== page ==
NSI ships through UPS often and usually doesn’t have a problem. But when last week’s critical hard-drive shipment was delayed three days due to a storm, it cost some money and, worse, caused some frustration.
On the money side, we had a computer down, and technical services standing by, awaiting the shipment. The website and two calls to UPS yielded only inaccurate information, making contingency planning even more difficult.
But storms happen, and the money wasn’t the real problem–even our tight budget can weather some wind and rain. The real problem was that UPS’s tracking system was not designed to provide its Customer Service Representatives enough useful details. All they could tell me was that a “critical emergency had occured beyond UPS’ control, but the package will arrive later today.”
“What is the emergency?” I asked.
“It is a critical emergency. It’s beyond UPS’ control. But your package will arrive later today,” repeated “Johanna.”
“You said that yesterday, and you can’t even tell me what the emergency is. Can you ask someone who knows to give me a call to let me know?”
“You would have to call the shipper and ask them to ask us to give you that information, sir.”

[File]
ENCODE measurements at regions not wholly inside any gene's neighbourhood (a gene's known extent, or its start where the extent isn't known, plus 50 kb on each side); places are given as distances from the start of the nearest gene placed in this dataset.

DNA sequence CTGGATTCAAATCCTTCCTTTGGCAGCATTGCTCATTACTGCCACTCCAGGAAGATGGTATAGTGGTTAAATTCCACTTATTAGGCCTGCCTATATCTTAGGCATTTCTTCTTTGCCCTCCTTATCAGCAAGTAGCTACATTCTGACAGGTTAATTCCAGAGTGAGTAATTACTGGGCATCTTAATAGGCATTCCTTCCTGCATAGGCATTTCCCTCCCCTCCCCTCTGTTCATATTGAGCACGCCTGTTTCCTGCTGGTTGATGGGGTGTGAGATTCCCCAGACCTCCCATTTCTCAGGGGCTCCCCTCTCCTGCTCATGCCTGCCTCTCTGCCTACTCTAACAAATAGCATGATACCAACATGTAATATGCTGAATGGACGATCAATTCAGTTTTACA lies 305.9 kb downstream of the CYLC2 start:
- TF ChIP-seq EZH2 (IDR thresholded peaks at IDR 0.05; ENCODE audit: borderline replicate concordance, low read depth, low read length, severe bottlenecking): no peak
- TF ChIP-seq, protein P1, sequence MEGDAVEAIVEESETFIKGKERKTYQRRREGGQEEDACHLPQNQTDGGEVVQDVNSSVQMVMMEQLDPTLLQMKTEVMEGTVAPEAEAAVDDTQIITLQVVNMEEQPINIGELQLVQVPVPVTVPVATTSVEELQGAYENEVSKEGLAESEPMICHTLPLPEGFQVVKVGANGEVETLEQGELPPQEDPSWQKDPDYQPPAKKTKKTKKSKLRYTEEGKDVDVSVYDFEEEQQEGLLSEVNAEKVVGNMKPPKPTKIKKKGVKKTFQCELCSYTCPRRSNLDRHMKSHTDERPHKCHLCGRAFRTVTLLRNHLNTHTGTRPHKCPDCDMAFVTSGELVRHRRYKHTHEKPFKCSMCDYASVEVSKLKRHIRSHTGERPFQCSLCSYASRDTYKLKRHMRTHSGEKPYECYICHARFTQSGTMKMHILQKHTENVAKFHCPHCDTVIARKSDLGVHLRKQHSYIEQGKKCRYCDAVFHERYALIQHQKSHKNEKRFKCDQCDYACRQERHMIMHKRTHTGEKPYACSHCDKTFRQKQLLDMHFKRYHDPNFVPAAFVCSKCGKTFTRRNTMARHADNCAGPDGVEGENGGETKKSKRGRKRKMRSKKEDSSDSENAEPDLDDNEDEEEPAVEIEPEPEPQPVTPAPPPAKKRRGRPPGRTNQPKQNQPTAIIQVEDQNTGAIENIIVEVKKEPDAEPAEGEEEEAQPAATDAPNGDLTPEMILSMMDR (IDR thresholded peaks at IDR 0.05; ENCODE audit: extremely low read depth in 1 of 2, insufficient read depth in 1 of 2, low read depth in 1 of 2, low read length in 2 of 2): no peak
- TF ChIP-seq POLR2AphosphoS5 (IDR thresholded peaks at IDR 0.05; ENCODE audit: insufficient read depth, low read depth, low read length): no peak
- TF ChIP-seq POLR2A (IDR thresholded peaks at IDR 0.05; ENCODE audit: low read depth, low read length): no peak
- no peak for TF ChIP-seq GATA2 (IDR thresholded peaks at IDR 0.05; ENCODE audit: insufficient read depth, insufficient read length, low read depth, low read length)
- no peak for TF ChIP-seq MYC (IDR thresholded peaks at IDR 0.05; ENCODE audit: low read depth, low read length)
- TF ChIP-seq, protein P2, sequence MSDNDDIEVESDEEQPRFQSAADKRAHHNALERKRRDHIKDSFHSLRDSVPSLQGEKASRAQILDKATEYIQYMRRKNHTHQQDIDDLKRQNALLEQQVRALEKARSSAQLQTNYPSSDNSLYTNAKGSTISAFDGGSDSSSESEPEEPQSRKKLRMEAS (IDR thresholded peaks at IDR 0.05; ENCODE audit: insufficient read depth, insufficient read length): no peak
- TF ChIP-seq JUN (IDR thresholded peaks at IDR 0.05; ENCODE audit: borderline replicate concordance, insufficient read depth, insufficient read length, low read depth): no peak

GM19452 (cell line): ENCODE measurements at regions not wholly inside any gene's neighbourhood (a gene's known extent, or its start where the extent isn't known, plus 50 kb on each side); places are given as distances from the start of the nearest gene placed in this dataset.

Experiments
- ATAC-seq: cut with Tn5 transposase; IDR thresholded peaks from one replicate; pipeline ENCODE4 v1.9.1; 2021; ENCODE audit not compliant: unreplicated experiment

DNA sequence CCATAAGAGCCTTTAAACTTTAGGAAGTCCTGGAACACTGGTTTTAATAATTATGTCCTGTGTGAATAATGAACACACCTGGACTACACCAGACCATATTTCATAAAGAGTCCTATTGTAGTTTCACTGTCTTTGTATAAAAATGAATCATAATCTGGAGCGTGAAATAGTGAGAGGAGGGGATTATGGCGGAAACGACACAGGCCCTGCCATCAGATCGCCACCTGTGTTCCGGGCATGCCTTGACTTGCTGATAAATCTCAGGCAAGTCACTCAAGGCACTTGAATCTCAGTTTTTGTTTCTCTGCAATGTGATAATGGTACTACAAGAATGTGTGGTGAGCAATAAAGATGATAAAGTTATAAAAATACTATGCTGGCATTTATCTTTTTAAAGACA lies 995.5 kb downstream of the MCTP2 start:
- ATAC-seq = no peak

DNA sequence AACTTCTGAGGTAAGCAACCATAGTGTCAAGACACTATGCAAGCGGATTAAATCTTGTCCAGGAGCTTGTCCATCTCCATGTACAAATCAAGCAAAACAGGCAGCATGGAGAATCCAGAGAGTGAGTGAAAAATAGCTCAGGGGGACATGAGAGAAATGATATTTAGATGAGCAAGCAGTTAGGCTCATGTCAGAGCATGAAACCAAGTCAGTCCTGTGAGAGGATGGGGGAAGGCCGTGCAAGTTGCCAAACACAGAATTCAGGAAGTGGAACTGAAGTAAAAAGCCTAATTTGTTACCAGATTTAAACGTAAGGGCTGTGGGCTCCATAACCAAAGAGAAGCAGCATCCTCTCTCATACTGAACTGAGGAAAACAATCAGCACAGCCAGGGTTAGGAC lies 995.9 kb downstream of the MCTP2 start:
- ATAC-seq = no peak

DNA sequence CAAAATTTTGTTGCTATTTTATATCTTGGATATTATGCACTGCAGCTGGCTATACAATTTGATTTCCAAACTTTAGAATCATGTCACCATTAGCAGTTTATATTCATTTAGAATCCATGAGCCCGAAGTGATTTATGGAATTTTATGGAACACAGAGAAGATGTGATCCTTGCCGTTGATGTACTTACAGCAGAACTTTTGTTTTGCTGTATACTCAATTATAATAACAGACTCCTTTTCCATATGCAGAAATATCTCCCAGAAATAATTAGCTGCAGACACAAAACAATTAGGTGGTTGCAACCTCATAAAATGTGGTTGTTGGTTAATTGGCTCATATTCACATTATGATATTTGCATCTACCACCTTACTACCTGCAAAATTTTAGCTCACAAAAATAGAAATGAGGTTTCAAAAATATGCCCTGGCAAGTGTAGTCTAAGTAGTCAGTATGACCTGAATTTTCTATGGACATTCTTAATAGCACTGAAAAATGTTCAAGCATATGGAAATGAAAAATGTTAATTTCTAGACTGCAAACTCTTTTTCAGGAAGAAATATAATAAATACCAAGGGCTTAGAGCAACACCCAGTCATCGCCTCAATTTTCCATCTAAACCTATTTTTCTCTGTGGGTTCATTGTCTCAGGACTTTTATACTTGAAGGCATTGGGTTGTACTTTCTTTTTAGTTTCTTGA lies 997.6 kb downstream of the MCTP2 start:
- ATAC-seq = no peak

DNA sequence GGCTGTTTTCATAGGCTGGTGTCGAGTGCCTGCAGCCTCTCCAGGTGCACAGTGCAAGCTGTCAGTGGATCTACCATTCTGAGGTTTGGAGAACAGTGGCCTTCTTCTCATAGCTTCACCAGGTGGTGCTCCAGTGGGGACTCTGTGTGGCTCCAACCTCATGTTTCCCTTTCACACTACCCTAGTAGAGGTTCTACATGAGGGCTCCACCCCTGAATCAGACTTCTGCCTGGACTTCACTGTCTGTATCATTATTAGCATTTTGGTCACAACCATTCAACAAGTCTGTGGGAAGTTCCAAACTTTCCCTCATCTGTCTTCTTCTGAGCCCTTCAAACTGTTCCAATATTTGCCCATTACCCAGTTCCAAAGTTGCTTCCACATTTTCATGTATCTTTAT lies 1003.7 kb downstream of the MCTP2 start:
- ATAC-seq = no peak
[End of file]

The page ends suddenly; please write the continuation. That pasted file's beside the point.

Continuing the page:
What?!? UPS wanted me to believe that this was not their fault. Ok–plausible. UPS wanted me to believe that I should bear the costs of this continued delay and misinformation. Difficult, but I could be convinced. Now, though, UPS wanted me simply to accept that any evidence to support this leap of faith would only be provided to me at the pleasure of New Egg, which probably knew nothing about the apparent emergency in the first place? No way!
And that’s when Johanna and I plunged head first into the CSR Information Gap. Now, lacking the solid ground of trust previously established, my faith in UPS had given way. The more my confidence in UPS’ information was in freefall, the more I started to wonder about alternative cost-sharing plans in which UPS gets a little more skin in this game.
Fortunately, I was eventually able to persuade Johanna that asking someone more familiar with the emergency to fill me in was a better plan. Within an hour or so, someone else from UPS called back.
He sounded tired but polite. He also sounded informed and confident. “Sorry, but there was a bad storm. The guys are having to get two days’ worth of packages out in one, but they’re doing their best and getting it done. Your package will be there later today.”
Without even realizing it, he pulled me back up out of the information gap and restored UPS’ standing. Money at this point wasn’t even an issue: these guys were working hard — the storm wasn’t their fault. Sure enough, the hard drive arrived about an hour later. Occasional storms,” mostly of a technological sort, have affected NSI’s client service as well at times, but promptly providing a basic explanation of the problem usually goes a long way to resolving it.
If UPS’ tracking system could have provided Johanna this small set of facts, it would have eliminated any doubt before thoughts of refunds, recompense or reparations even entered my head. It would have prevented a gap from breaching the long time trust I’ve had in UPS.